Four art submissions have been selected by a jury of Orangeville’s Arts & Culture Committee to be featured on utility boxes throughout Orangeville.
The Utility Box Art Display Program recognizes local artists, celebrates the Town’s culture and history, and promotes Orangeville as an arts and culture hub for the region. The program launched in 2016 with three unique art installations on Broadway in downtown Orangeville.
“The program emphasizes Orangeville’s importance as a vibrant arts and culture centre, drawing in tourists and visitors,” says Councillor Sylvia Bradley who chairs the Arts & Culture Committee. “The program beautifies our Town and promotes art and artists.”
The successful submissions for the 2017 art installations were created by:
- Sharon Wadsworth-Smith of Mono who presented a scene of a woman walking along the trail at Island Lake
- Karey Shinn of Orangeville who painted a field of wind turbines
- Meagan Kikuta of Orangeville who presented a drawing of ink and pastel, depicting a forest along the Bruce Trail with her dog, and
- Ellen Cameron of Mono who presented a photograph of Clydesdale horses
Their art pieces are wrapped around utility boxes along Broadway, First Street and Hansen Boulevard.
Born in Regina, Sharon Wadsworth-Smith received an arts diploma as a graphic artist in Vancouver. After moving to Toronto, she worked as a graphic artist and photographer, and after moving to the Orangeville area she developed her career as an art instructor. In 2014, she was the recipient of the Reed Cooper Bursary, permitting her to return to college at the Haliburton School of the Arts. Movement plays an important role in her work process and brings energy to her paintings. Sharon teaches from her home studio in the Hockley Valley and at other studios in the area. Her painting, entitled "A Bit Crisp", is from a series of paintings she did of the trail around Island Lake. “I cannot say how much I enjoy this trail and how fortunate we are to have it in our area,” Sharon says, adding it’s a source of wonder for residents and visitors. Her painting will be on display at the utility box at First Street and Hansen Boulevard.
Karey Shinn, originally from Winnipeg, studied fine art at the University of Manitoba and in the United Kingdom. After moving to Toronto, she married fellow Leeds Polytechnic art student Nick Shinn. They have two children and worked from their Toronto studio until establishing their home and studio in Orangeville in 2009. Karey completed her Masters Degree in Fine Art at Norwich School of Art and Design in 2004-2005. She conducted three performance events in the Toronto Alternative Arts and Fashion Week. In 2014, Karey and local artist Ricky Schaede organized and published a Zodiac Calendar featuring the artwork of 12 local artists. Karey’s various art pieces have been on exhibit in England, the United States, and Canada. Her practice as an artist includes painting, fashion and song writing. Her selected utility box submission is located at Clara Street and Broadway.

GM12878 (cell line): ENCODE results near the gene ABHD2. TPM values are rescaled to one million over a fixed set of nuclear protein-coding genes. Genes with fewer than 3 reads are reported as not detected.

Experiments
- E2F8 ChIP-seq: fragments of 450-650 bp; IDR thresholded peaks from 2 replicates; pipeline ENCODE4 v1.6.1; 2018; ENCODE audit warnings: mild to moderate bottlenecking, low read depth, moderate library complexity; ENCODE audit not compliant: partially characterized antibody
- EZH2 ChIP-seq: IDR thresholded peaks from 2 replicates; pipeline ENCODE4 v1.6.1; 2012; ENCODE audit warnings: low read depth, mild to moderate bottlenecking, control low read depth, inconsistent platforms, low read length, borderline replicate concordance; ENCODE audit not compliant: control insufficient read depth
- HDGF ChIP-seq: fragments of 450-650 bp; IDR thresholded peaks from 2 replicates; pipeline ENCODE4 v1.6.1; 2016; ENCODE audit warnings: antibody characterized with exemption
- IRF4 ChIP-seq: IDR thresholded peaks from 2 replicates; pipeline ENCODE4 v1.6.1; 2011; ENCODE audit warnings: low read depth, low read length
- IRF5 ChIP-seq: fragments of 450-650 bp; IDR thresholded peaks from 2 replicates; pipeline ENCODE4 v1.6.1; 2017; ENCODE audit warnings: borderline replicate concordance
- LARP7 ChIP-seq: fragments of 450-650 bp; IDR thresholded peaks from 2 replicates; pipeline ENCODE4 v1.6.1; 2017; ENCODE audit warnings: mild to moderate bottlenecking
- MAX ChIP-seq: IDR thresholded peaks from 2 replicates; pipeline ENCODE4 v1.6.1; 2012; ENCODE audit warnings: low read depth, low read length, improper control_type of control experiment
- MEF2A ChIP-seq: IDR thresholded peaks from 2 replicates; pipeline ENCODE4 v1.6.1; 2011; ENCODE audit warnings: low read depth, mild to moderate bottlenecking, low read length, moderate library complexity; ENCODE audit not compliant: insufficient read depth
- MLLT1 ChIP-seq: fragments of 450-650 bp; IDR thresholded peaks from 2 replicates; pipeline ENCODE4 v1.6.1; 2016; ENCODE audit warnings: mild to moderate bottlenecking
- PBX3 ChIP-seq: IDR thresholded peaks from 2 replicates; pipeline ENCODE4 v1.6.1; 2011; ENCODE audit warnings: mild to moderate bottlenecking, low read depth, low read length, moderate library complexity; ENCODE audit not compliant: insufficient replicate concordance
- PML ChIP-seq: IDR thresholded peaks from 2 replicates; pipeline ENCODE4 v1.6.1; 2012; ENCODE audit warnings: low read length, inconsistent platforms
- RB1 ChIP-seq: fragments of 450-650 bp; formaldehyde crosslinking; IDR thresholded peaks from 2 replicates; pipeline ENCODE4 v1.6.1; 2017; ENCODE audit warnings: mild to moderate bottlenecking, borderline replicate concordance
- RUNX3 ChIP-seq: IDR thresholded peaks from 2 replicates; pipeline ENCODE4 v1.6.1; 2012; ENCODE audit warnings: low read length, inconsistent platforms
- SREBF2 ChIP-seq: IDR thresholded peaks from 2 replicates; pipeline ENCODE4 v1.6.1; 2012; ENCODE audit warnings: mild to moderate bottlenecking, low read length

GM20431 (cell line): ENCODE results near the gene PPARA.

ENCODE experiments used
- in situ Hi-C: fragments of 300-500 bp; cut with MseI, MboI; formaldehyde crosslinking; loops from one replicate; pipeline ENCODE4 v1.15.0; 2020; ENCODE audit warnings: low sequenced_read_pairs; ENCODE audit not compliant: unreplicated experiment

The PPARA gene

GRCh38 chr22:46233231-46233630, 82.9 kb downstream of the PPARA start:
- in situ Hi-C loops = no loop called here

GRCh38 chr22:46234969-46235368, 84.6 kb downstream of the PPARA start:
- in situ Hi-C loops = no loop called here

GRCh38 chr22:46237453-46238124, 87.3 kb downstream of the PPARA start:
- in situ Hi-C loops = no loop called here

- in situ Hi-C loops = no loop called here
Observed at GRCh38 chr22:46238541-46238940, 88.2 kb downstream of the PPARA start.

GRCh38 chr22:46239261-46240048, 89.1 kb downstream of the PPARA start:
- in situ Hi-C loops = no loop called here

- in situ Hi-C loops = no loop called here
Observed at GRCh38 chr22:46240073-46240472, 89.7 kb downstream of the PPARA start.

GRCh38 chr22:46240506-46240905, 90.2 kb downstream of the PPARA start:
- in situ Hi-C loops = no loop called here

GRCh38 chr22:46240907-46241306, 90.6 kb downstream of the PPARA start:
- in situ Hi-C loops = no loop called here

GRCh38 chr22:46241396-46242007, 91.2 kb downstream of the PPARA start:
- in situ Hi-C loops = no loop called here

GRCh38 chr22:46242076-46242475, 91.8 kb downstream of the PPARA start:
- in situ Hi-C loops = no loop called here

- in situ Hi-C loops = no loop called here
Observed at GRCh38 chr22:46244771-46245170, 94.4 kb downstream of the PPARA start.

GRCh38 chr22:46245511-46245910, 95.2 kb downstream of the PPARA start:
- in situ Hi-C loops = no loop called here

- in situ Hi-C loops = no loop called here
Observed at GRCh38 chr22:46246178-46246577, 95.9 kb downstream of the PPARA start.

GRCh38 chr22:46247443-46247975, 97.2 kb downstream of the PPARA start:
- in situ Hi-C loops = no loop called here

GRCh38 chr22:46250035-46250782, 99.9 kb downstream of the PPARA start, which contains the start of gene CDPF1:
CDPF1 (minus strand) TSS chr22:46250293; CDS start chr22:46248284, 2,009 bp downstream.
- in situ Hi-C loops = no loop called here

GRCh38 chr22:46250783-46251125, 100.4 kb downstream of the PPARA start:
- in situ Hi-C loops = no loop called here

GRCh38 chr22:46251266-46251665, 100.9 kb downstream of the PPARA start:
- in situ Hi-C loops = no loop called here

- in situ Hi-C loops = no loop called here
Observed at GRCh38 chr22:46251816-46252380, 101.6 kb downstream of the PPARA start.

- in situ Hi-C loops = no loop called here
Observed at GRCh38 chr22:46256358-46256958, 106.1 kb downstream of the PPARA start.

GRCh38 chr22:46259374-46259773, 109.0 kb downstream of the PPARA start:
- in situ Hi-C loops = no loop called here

Meagan Kikuta earned her Masters of Engineering degree from the University of Toronto in 2013 and her Bachelor’s of Architectural Science from Ryerson University in 2010. Meagan is an architectural representative at Tremco Roofing & Building Maintenance, and her love of drawing led to her selected career path. “Art and culture is what makes Orangeville so special to me and I am proud to contribute something.” She was inspired to draw her favourite portion of the Bruce Trail – Hockley Road and the Third Line (the Isabel East Side Trail) – along with her dog Ben. Her drawing is on display at the utility box at Hansen Boulevard and Amelia Street
Ellen Cameron is an equestrian photographer. She photographs horses in natural settings and in competitions. As a young art student, she concentrated in painting at York University. While photographing subjects for use as a visual reference for her paintings, she realized that her true passion was photography. She was always fascinated with drawing and painting horses and was awed by the power and majesty of these magnificent, yet gentle creatures. “With the advent of new technology, I am now able to combine the two disciplines of painting and photography which allows me to explore the possibilities of unlimited creative expression,” she says. She has work exhibited at the McMichael Canadian Art Gallery in 2017, photos in “The Greenbelt” book published in 2017, and she participated in the Artist Project this year at Exhibition Place in Toronto, where she did very well and was juried in again for 2018. She has participated in many juried art shows and photography contests and has had her work published in several magazines and books, including In The Hills magazine. Her utility box art is on display at First Street and Elizabeth Street.
The Utility Box Art Display Program provides local artists with the opportunity to submit unique artwork for installation on selected Town utility boxes using a custom vinyl wrap process. Winning entries are selected by a jury, and successful artists receive a fee of $500 for their designs. Artist applicants must reside in Dufferin County and must be at least 18 years old. Watch for a call for artists in the spring for 2018 submissions.
Artist Ellen Cameron is congratulated by Councillor Sylvia Bradley and artist Ken Hall, both members of Orangeville's Arts & Culture Committee.
Karey Shinn gets ready to unveil her art submission for a utility box, along with Councillor Sylvia Bradley and artist Ken Hall.
Ken Hall and Councillor Sylvia Bradley flank artist Meagan Kikuta whose submission was chosen for a utility art box this year.
Sharon Wadsworth-Smith (second from right) at the unveiling of her utility box artwork with Arts & Culture Committee members Ken Hall and Councillor Sylvia Bradley.